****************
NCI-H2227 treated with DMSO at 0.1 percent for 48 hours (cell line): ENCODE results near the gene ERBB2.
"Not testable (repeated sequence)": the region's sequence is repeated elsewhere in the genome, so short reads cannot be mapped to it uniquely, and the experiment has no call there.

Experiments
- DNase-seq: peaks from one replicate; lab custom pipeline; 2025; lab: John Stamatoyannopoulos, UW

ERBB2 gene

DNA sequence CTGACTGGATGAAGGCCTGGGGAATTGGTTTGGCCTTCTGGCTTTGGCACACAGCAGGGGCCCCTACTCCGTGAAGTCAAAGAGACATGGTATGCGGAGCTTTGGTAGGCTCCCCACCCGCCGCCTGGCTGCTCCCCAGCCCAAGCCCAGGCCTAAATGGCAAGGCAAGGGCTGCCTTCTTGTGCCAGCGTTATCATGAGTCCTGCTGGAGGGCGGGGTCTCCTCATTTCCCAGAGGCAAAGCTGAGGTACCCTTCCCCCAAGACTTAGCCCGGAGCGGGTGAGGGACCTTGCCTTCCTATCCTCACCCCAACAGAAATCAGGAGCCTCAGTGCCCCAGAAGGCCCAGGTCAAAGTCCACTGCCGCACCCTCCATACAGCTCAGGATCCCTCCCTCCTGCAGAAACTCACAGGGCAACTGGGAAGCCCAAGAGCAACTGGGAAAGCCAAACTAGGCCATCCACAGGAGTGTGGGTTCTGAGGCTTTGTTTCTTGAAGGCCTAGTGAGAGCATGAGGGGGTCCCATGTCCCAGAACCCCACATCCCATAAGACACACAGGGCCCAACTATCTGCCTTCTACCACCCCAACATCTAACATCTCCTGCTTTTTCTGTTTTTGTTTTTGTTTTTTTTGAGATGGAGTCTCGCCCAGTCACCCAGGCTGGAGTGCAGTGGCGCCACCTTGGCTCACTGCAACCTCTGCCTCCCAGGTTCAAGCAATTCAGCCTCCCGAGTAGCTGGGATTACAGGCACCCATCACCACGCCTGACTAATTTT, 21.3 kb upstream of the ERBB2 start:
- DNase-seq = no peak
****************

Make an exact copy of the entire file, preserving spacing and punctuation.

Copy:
NCI-H2227 treated with DMSO at 0.1 percent for 48 hours (cell line): ENCODE results near the gene ERBB2.
"Not testable (repeated sequence)": the region's sequence is repeated elsewhere in the genome, so short reads cannot be mapped to it uniquely, and the experiment has no call there.

Experiments
- DNase-seq: peaks from one replicate; lab custom pipeline; 2025; lab: John Stamatoyannopoulos, UW

ERBB2 gene

DNA sequence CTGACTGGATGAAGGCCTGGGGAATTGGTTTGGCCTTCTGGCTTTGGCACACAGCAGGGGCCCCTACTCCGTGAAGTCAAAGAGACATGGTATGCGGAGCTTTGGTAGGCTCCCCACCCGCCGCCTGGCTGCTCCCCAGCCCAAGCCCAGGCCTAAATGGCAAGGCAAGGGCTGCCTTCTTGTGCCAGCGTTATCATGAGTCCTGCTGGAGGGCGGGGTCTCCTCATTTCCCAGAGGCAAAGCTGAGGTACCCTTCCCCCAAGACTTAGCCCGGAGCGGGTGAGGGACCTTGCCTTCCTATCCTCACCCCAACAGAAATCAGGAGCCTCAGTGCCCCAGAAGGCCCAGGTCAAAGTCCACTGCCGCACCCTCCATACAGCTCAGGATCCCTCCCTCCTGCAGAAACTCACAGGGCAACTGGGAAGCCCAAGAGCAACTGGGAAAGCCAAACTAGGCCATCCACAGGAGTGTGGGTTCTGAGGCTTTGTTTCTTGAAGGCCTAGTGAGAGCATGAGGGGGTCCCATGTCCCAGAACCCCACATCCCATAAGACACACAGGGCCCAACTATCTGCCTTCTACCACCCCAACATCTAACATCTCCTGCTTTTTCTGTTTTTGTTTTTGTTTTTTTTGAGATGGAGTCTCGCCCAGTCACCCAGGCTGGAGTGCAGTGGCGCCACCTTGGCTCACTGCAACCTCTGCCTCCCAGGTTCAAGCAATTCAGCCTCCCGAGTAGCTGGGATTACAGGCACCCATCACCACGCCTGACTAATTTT, 21.3 kb upstream of the ERBB2 start:
- DNase-seq = no peak